What steps are you tak­ing to cre­ate af­ford­able hous­ing for mil­len­ni­als and young fam­i­lies in Van­cou­ver?

The re­cent hous­ing re­set that the city is en­gaged in has made clear that there are sev­eral bands of house­hold in­comes that are not be­ing ad­e­quately ad­dressed. We've ac­tu­ally pro­duced a lot of hous­ing units. The prob­lem is that that sup­ply is re­ally skewed to the top

end and to home­buy­ers only. So build­ing ren­tal hous­ing and more af­ford­able op­tions for the so-called miss­ing mid­dle or the gen­er­a­tion squeeze, the young gen­er­a­tion that's want­ing to ei­ther find a fam­ily-size ren­tal or to buy a first-time home, we need to pay at­ten­tion to that. That is the fu­ture of the city, and that is the work­force that's go­ing to be work­ing in the cre­ative econ­omy.

What are you do­ing to sim­plify de­vel­op­ment ap­proval?

One is, how do we sim­ply speed up the per­mit­ting process. I'm launch­ing a reg­u­la­tory re­view process in this com­ing year which will look at this hoary thicket of reg­u­la­tions in Van­cou­ver that's been built up over time. Par­tic­u­larly if we want to keep up with the need for af­ford­able hous­ing, we have to find ways to ex­pe­dite some of that. The other piece is that the Van- cou­ver de­vel­op­ment sys­tem is al­most ad­dicted to this no­tion of in­di­vid­ual prop­erty re­zon­ings as op­posed to do­ing that through larger area plans. It's very cum­ber­some, time-con­sum­ing and opaque both to de­vel­op­ers and to neigh­bour­hoods. One of the shifts I'm try­ing to make is to have that sys­tem be more uni­form across dis­tricts, be done at the time they do an area plan and be much more fixed-rate de­vel­oper con­tri­bu­tions.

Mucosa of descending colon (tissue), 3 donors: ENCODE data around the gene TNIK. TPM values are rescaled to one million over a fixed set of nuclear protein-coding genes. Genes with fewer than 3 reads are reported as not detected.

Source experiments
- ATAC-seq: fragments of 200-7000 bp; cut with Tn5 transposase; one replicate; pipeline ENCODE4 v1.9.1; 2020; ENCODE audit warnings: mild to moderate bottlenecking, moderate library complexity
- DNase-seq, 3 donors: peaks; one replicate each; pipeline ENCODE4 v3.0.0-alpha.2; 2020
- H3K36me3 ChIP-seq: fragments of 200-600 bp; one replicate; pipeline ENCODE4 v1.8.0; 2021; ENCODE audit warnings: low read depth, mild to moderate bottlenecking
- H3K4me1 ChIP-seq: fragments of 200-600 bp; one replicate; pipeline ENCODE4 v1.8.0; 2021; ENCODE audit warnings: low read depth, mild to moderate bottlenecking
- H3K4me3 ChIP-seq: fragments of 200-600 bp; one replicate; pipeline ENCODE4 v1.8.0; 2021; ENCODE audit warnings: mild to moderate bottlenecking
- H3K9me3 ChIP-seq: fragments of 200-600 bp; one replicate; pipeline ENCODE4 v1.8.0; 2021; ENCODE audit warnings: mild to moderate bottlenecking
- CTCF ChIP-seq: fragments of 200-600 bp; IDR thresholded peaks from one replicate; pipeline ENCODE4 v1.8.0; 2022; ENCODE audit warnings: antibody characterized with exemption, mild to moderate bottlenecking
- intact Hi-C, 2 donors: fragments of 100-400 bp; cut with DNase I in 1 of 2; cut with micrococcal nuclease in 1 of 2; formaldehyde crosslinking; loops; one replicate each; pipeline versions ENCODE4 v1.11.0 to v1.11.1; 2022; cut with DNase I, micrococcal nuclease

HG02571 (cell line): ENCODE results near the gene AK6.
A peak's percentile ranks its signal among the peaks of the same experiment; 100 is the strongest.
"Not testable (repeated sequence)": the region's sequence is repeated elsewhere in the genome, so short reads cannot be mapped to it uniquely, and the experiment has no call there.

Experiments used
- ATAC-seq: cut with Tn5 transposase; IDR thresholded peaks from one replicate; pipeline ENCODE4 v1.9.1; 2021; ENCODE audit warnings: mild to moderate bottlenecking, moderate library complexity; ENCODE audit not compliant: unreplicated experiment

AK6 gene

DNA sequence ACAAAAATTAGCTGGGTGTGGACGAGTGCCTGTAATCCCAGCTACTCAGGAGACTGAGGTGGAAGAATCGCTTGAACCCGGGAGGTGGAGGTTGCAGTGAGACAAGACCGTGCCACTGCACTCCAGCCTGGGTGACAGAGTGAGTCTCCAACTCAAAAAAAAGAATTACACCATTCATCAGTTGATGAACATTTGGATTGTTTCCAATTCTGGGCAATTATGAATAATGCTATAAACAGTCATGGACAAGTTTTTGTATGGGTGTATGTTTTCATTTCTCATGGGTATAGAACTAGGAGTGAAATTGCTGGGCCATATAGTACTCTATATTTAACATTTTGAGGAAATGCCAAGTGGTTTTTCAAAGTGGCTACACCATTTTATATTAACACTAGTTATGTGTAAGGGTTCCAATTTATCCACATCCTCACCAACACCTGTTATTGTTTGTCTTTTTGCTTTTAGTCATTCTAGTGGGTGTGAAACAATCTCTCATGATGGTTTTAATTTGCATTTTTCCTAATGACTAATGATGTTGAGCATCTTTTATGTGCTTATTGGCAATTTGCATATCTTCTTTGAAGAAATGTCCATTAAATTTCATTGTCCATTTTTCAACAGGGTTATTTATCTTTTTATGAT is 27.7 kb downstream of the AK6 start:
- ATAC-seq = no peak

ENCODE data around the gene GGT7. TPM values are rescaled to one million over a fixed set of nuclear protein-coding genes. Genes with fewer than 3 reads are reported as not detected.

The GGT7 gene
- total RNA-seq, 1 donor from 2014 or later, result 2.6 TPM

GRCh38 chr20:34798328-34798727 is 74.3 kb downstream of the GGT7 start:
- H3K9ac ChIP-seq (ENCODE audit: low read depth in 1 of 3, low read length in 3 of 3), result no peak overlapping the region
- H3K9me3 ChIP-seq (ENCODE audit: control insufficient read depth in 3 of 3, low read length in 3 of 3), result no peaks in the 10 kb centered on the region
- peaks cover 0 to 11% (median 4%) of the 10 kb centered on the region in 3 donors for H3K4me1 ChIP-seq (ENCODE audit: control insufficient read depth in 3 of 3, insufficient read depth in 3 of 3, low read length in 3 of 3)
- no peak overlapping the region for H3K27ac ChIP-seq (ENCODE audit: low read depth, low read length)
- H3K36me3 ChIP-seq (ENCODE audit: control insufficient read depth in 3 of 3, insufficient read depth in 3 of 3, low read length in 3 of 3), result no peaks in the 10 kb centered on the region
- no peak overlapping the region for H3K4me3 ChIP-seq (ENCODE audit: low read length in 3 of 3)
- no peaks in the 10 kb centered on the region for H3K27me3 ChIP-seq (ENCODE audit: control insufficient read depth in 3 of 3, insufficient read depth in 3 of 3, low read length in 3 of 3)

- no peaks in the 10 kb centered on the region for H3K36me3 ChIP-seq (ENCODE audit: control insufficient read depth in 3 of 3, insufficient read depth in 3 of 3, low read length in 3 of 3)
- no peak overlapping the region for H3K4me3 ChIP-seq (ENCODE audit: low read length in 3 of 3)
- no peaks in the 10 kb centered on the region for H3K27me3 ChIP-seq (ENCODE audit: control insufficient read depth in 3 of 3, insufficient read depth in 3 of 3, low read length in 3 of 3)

How is Van­cou­ver like and un­like other West Coast cities?

All are highly pros­per­ous, po­lit­i­cally pro­gres­sive, highly liv­able and there­fore at­trac­tive for new peo­ple mov­ing here, for the young gen­er­a­tion of work­ers and en­trepreneurs. The other piece they share is an af­ford­able hous­ing cri­sis. That's the Achilles heel of all of th­ese great cities. In some ways Van­cou­ver and Port­land share a sim­i­lar­ity of neigh­bour­hood pat­terns and are both strug­gling with what in­fill growth looks like. They share also a high de­gree of civic in­vest­ment in the fu­ture of their cities. Van­cou­ver and San Fran­cisco share a more in­ter­na­tion­ally rec­og­niz­able kind of sky­line, an in­ter­na­tional pop­u­la­tion and a pres­ence on the wa­ter. Van­cou­ver and Seat­tle are so close that they're al­most be­com­ing one econ­omy. That's some­thing that Van­cou­ver can ben­e­fit from, but it still needs to find its unique iden­tity.

Some of that unique­ness is go­ing to come from home­grown in­no­va­tion. The con­ges­tion and the hous­ing prices and the sprawl­ing na­ture of the Seat­tle metro area are go­ing to make Van­cou­ver very at­trac­tive for a lot of the in­no­va­tion folks. I think Van­cou­ver is the next great place here on the West Coast. I re­ally do.